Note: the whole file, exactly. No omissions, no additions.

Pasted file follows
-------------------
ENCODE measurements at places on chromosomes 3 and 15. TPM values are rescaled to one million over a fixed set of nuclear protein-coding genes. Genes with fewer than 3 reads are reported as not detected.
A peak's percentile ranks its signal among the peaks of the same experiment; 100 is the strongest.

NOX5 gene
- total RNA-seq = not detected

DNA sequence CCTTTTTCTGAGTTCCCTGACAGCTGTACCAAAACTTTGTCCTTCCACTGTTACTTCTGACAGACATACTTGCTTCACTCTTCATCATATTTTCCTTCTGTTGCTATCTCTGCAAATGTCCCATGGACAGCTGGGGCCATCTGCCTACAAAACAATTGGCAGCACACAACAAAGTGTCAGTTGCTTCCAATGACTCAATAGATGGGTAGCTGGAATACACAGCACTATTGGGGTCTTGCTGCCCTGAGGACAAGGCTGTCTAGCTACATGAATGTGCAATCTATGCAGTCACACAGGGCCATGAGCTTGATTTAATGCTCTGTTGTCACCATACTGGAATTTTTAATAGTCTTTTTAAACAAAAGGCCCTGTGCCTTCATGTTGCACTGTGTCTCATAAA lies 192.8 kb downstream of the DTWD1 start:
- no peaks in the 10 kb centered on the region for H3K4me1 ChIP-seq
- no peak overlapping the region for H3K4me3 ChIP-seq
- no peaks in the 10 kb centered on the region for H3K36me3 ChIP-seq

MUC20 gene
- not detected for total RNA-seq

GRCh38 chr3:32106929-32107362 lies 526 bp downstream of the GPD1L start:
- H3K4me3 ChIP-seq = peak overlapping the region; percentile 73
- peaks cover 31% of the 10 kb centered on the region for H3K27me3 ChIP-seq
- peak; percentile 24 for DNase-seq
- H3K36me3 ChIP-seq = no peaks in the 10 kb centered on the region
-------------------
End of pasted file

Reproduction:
ENCODE measurements at places on chromosomes 3 and 15. TPM values are rescaled to one million over a fixed set of nuclear protein-coding genes. Genes with fewer than 3 reads are reported as not detected.
A peak's percentile ranks its signal among the peaks of the same experiment; 100 is the strongest.

NOX5 gene
- total RNA-seq = not detected

DNA sequence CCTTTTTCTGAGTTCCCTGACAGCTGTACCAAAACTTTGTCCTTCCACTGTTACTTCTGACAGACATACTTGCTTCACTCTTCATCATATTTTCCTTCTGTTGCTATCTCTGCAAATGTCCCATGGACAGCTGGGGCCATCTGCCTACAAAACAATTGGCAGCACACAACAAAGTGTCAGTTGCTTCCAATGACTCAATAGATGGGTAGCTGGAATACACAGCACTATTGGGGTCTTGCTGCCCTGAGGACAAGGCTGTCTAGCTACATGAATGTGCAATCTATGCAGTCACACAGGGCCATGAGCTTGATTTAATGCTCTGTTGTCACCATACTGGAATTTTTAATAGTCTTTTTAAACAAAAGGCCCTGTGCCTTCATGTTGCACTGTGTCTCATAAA lies 192.8 kb downstream of the DTWD1 start:
- no peaks in the 10 kb centered on the region for H3K4me1 ChIP-seq
- no peak overlapping the region for H3K4me3 ChIP-seq
- no peaks in the 10 kb centered on the region for H3K36me3 ChIP-seq

MUC20 gene
- not detected for total RNA-seq

GRCh38 chr3:32106929-32107362 lies 526 bp downstream of the GPD1L start:
- H3K4me3 ChIP-seq = peak overlapping the region; percentile 73
- peaks cover 31% of the 10 kb centered on the region for H3K27me3 ChIP-seq
- peak; percentile 24 for DNase-seq
- H3K36me3 ChIP-seq = no peaks in the 10 kb centered on the region